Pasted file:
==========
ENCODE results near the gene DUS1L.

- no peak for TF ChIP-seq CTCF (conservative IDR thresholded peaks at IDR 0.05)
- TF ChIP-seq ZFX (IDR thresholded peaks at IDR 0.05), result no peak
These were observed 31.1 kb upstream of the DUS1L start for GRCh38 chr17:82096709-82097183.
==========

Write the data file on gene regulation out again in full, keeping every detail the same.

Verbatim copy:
ENCODE results near the gene DUS1L.

- no peak for TF ChIP-seq CTCF (conservative IDR thresholded peaks at IDR 0.05)
- TF ChIP-seq ZFX (IDR thresholded peaks at IDR 0.05), result no peak
These were observed 31.1 kb upstream of the DUS1L start for GRCh38 chr17:82096709-82097183.